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handbook for blast resistant design of buildings

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The need for protection against the effects of explosions is not new. The use of explosive weaponry by the military necessitated resistive entrenchments ages ago. Industrialization of our societies well over a century ago meant that we intended to manufacture, store, handle, and use explosives in constructive ways. To support these military and industrial purposes, a relatively small group of designers have worked to devise ways to strengthen the blast resistance of our structures. 

Early attempts at blast-resistance design necessarily relied on judgment, test, and trial-and-error construction to find the best solutions. As technology improved, designers became better able to predict the influences of explosions and the resistive responses that they strove to impart into their designs. 

More recently, in the past several decades chemists, physicists, blast consultants, and structural engineers have been empowered by technologies and computational tools that have enhanced the precision of their analyses and the efficiency of their designs. At the same time, the need has increased.

 The small contingent of designers skilled in the art and science of creating structural designs that will resist explosive forces has been joined by a larger group of architects, engineers, blast consultants, and security consultants who are trying to respond to the increasing concern from a broader group of clients who fear an exposure that they did not anticipate before and frequently did not bring upon themselves.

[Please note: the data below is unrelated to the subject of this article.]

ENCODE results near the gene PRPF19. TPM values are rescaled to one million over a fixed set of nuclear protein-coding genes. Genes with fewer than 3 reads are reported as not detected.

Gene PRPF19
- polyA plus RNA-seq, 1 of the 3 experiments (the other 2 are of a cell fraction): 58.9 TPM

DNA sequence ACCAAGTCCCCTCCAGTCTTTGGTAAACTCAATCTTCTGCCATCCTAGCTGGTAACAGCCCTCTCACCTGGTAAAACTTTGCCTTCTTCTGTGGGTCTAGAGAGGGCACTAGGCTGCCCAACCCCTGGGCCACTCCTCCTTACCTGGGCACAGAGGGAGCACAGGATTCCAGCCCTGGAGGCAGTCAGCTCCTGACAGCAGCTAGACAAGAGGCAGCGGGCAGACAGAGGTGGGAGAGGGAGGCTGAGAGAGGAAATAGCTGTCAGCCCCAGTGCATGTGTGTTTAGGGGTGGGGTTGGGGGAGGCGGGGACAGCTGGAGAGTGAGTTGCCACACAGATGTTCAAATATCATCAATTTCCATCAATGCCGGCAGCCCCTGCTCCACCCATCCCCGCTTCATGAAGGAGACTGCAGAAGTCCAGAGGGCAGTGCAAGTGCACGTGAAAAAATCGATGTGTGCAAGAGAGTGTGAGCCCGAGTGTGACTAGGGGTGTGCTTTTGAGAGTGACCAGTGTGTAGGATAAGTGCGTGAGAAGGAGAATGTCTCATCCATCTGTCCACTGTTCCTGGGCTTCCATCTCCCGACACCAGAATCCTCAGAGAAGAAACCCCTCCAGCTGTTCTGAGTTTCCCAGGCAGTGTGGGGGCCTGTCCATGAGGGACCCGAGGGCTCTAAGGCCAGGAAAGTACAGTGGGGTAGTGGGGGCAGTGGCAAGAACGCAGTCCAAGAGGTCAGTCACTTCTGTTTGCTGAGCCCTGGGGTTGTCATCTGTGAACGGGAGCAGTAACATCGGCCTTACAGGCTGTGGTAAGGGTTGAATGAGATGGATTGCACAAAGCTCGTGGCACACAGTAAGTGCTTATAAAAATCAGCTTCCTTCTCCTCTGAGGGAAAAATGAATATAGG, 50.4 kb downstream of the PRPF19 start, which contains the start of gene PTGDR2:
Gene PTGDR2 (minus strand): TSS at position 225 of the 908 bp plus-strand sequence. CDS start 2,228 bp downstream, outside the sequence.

Consultants who have never before had to assess risks, devise risk-reduction programs, provide security systems, establish design-base threats, calculate the pressures and impulses from explosions, and create cost-effective structural designs are being thrust into the process. Many are ill-trained to respond. There are several good references on some of the aspects of designing for blast resistance. 

Some of these references support military purposes or for other reasons have government-imposed restrictions against dissemination. As such, they are not widely available to consultants working in the private sector.

 Nearly all those references and the references that are public each treat an aspect of blast phenomenology, security systems, and structural design for blast resistance, but few, if any, bring together in one place discussions of the breadth of the issues that are important for competent designs. Consultants are forced to collect a library of references and extract from each the salient information that they then synthesize into a comprehensive design approach In addition, practitioners who do receive the limited-distribution references for the first time or who find references that are public usually discover immediately that designing for blast resistance is completely different from designing for any environmental load they encountered previously.